Nelson made another good point at the forum: “Why should anyone (among investors) do anything?” he asked, given current policy uncertainty.
Which brings me to the contribution to the symposium by the Grattan Institute’s Tony Wood.
Paraphrased, Wood told the meeting it should be obvious to us all that a fundamental transformation of the energy system is happening. “A realignment is under way.”
But, he emphasized, what we need is “credible, scalable policy that builds on current policies while pursuing a longer-term carbon target.” And “our physical and financial systems need to be both reliable and affordable.”
He was not feeling kindly towards the CoAG Energy Council, slamming it as “probably one of the most dysfunctional bodies in the country,” declaring its member ministers to be “conflicted all over the place,” pointing to State governments “crawling over each other in competition for renewables” under a RET scheme he dismissed as “one of the worst pieces of public policy” — and saying that one of (federal Environment & Energy Minister) Josh Frydenberg’s biggest challenges is to get the States to stop acting parochially while they talk nationally.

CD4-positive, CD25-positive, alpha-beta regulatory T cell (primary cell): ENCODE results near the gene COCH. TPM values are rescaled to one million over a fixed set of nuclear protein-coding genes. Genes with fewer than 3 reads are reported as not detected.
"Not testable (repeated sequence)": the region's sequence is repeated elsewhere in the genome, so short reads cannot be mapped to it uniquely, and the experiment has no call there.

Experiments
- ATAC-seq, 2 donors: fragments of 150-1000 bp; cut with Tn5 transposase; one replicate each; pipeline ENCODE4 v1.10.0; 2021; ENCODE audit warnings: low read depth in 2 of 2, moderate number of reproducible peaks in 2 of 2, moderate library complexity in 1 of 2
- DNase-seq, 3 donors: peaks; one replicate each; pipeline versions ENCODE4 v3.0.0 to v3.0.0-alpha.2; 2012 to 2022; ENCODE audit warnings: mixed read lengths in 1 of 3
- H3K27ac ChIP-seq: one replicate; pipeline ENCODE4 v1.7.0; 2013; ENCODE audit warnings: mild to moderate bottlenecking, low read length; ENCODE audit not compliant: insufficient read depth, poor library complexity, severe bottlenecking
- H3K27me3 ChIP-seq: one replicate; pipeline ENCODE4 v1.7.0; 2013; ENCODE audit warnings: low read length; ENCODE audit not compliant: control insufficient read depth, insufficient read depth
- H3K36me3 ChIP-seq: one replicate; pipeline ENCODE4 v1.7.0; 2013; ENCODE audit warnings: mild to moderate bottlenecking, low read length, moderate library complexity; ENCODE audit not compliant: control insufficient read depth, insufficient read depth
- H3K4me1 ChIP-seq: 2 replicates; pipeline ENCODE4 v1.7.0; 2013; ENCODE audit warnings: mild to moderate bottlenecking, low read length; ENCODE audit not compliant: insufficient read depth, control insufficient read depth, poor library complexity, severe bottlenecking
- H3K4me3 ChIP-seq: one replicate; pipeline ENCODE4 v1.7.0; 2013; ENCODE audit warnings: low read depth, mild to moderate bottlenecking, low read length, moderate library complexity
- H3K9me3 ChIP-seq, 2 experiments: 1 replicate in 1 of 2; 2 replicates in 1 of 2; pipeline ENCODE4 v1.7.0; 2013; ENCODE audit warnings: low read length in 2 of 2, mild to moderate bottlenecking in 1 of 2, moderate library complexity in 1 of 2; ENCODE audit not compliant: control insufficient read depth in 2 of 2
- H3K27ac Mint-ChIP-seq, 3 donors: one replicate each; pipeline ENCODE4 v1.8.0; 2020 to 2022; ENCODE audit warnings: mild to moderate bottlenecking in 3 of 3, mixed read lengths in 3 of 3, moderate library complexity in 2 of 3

“Neither doomsaying nor magic pudding thinking,” he added, “is an effective basis for policymaking.”
And he warned that the energy transformation is going to be “harder, messier, more disruptive and more expensive than has been communicated.” The public, he added, needs “the cost and the pain” of the transition properly communicated.
Wood is not the only one to raise the question of whether the “national” (that is east coast) electricity market is dead or just becoming irrelevant. I have heard a senior public servant at State level describe it as “antiquated and ripe for change.”
Now dealing effectively with all this is a pretty big ask — and has been literally for years. Yet here we are — and the jawboning just at governments’ level is seemingly endless.
My perception is that, if we continue to have governments and political leaders more generally pursue the transition on the basis of what is popular with an often energy-illiterate population and/or on what they think are technology winners, we are collectively going to end up in 2030 in as much trouble as a fish at a cats’ picnic.
Which is why that four-letter word — time — preys on my mind when I participate in these discussions.
Few things were more predictable than that Engie making public its decision to shutter Hazelwood power station would trigger bursts of hyperbole from the usual suspects.
It’s all there on the Internet and it would be tiresome indeed to call out even some of the “beginning of the end for coal” commentary, although “coal is over” from the Greens’ Adam Bandt is worth a mention. What does he make, I wonder, of three plants of similar total capacity to Hazelwood currently being built in Brazil, among 2,400 coal-fuelled generation units under construction or being planned around the world?